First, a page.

A leap in the right direction: takeaways from the Women Deliver conference

Hannah Dawson, September 2023

It’s hard to put into words the energy and sense of solidarity you feel when more than 6,000 women from different walks of life and identities come together in one place.

Recently, I had the privilege of attending the Women Deliver conference in Kigali, Rwanda. The event served as a platform for myself and other Sightsavers colleagues to engage in discussions about how to dismantle barriers and tackle the obstacles impeding progress around women’s rights.

Worldwide, around 18% of women have a disability – yet these types of discussions and forums on women’s rights have often forgotten women and girls with disabilities. That’s why we travelled to Women Deliver: to raise awareness about disability inclusion and promote women and girls with disabilities as leaders within the women’s rights movement.

Sightsavers staff stand in front of yellow lettering saying '#WD2023'.
Sightsavers staff at the conference in Kigali.
Five women sit in a row at the Women Deliver conference, one holding a microphone.
Sightsavers global advocacy manager Gertrude Oforiwa Fefoame (centre) spoke at the conference.

Women with disabilities taking centre stage

Over the past year, Sightsavers, along with our partners, has advocated for women with disabilities to have their voices heard at Women Deliver. So it was uplifting to see many women with disabilities sharing their experiences and expertise at different events throughout the conference.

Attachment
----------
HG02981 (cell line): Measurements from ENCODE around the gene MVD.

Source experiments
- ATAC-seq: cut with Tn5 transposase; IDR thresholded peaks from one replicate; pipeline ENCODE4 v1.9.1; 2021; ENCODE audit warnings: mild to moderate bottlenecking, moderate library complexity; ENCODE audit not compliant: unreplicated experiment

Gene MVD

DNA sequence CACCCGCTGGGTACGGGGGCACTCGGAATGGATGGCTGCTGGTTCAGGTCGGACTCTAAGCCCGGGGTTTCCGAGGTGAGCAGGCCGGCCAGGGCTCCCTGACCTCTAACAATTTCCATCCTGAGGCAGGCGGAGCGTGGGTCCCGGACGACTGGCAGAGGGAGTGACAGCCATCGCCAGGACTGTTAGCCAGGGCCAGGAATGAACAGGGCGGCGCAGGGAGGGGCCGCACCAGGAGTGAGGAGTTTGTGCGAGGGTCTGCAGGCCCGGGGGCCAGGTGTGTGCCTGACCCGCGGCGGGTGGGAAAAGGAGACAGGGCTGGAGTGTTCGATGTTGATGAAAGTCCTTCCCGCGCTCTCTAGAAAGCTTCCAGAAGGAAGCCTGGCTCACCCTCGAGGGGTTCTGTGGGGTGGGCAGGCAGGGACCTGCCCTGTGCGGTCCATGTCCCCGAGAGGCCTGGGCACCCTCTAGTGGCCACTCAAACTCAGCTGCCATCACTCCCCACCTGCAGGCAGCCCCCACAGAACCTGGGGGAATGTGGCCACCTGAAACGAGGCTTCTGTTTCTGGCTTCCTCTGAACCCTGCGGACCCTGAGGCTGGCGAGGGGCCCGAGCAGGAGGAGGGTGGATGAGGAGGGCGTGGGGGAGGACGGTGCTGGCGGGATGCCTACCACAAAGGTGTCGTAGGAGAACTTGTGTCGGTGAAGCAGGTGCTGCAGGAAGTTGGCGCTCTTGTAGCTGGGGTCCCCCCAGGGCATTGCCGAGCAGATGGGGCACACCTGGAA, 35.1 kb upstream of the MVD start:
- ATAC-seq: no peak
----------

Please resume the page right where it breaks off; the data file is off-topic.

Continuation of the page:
I was honoured to watch my colleague Gertrude ‘Getty’ Oforiwa Fefoame, global advocacy manager at Sightsavers and chair of the United Nations Committee on the Rights of Persons with Disabilities, speak at the plenary session on accountability of gender commitments. This was one of the most highly attended plenary sessions and was opened by Malala Yousafzai. Malala spoke passionately about the importance of collective action and how ‘every young girl can be a Malala if they can access their rights’.

In front of presidents, government ministers and heads of UN agencies, Getty shared her thoughts on how mechanisms that monitor progress on gender commitments can become more inclusive. She highlighted how women with disabilities should be at the table when policies and programmes on gender are being designed. She also emphasised the importance of collecting and using inclusive data (data that is representative of all people, especially those who have been marginalised and excluded) to inform these policies.

Getty also used this platform to highlight the barriers that women with disabilities experienced during the Generation Equality Forums in 2021 and called on states and UN agencies to sign up to the Feminist Accessibility Protocol. This is a set of 13 commitments to ensure that discussions and decision-making spaces on gender are fully accessible to and inclusive of feminists with disabilities.

It was good to see women with disabilities take the stage at three plenary sessions across the conference. For example, Catalina Devandas shed light on the harmful practices women with disabilities are often exposed to, including forced sterilisation, abortion and contraception, at the plenary on sexual and reproductive health and rights. Experts discussed how ensuring that women and girls have autonomy over their own bodies and futures is both the right thing to do and a smart investment, so it was great to see disability included in this conversation.

As part of Sightsavers’ leadership of the Inclusive Futures consortium, our team sponsored two OPD leaders, Lucy Mulombii and Esther Mkamori, to attend the conference and share their insights. Through this initiative, we showed our commitment to supporting women with disabilities to tell their own stories. Liz Ombati’s guide to reporting on disability was also included in the Women Deliver media pack, which went to all journalists attending. This shares an important message with the media to do more to reflect the lived experience of people with disabilities accurately.

A key moment for Generation Equality

Women Deliver was also a key moment for Generation Equality, the world’s leading initiative to accelerate investment in gender equality and ensure its implementation. Sadly, disability inclusion is very much overlooked in this process.